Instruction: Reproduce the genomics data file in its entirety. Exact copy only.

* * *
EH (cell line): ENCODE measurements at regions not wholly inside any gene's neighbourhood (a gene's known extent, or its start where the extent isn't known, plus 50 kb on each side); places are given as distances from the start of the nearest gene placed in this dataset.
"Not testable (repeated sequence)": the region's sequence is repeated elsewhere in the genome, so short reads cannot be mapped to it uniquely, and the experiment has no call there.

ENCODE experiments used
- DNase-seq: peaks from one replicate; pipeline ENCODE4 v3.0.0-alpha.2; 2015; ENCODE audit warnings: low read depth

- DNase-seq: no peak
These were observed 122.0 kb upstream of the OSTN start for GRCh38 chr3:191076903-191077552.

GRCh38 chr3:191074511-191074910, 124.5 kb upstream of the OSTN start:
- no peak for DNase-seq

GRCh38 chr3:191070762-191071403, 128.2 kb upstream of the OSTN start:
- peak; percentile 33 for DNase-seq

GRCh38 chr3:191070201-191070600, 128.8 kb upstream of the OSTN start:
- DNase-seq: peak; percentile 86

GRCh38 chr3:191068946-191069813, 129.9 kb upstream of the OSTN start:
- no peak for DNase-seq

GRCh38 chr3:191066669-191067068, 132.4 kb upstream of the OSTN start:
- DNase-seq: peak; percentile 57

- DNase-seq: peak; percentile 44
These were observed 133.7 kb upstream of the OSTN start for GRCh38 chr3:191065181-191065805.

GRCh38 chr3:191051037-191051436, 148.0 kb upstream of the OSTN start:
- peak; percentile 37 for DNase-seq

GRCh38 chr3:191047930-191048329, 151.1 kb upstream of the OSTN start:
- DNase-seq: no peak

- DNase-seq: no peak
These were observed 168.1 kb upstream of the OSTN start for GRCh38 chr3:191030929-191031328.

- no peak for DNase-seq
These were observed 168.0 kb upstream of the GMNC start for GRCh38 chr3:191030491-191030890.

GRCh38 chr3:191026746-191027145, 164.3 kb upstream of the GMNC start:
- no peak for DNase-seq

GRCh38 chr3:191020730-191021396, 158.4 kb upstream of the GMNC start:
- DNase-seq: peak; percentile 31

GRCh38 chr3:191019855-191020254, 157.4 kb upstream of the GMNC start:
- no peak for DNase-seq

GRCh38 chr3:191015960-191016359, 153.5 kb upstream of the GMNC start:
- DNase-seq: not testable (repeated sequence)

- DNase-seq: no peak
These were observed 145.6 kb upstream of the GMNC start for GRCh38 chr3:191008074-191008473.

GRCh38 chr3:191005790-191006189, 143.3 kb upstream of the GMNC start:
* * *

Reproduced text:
EH (cell line): ENCODE measurements at regions not wholly inside any gene's neighbourhood (a gene's known extent, or its start where the extent isn't known, plus 50 kb on each side); places are given as distances from the start of the nearest gene placed in this dataset.
"Not testable (repeated sequence)": the region's sequence is repeated elsewhere in the genome, so short reads cannot be mapped to it uniquely, and the experiment has no call there.

ENCODE experiments used
- DNase-seq: peaks from one replicate; pipeline ENCODE4 v3.0.0-alpha.2; 2015; ENCODE audit warnings: low read depth

- DNase-seq: no peak
These were observed 122.0 kb upstream of the OSTN start for GRCh38 chr3:191076903-191077552.

GRCh38 chr3:191074511-191074910, 124.5 kb upstream of the OSTN start:
- no peak for DNase-seq

GRCh38 chr3:191070762-191071403, 128.2 kb upstream of the OSTN start:
- peak; percentile 33 for DNase-seq

GRCh38 chr3:191070201-191070600, 128.8 kb upstream of the OSTN start:
- DNase-seq: peak; percentile 86

GRCh38 chr3:191068946-191069813, 129.9 kb upstream of the OSTN start:
- no peak for DNase-seq

GRCh38 chr3:191066669-191067068, 132.4 kb upstream of the OSTN start:
- DNase-seq: peak; percentile 57

- DNase-seq: peak; percentile 44
These were observed 133.7 kb upstream of the OSTN start for GRCh38 chr3:191065181-191065805.

GRCh38 chr3:191051037-191051436, 148.0 kb upstream of the OSTN start:
- peak; percentile 37 for DNase-seq

GRCh38 chr3:191047930-191048329, 151.1 kb upstream of the OSTN start:
- DNase-seq: no peak

- DNase-seq: no peak
These were observed 168.1 kb upstream of the OSTN start for GRCh38 chr3:191030929-191031328.

- no peak for DNase-seq
These were observed 168.0 kb upstream of the GMNC start for GRCh38 chr3:191030491-191030890.

GRCh38 chr3:191026746-191027145, 164.3 kb upstream of the GMNC start:
- no peak for DNase-seq

GRCh38 chr3:191020730-191021396, 158.4 kb upstream of the GMNC start:
- DNase-seq: peak; percentile 31

GRCh38 chr3:191019855-191020254, 157.4 kb upstream of the GMNC start:
- no peak for DNase-seq

GRCh38 chr3:191015960-191016359, 153.5 kb upstream of the GMNC start:
- DNase-seq: not testable (repeated sequence)

- DNase-seq: no peak
These were observed 145.6 kb upstream of the GMNC start for GRCh38 chr3:191008074-191008473.

GRCh38 chr3:191005790-191006189, 143.3 kb upstream of the GMNC start: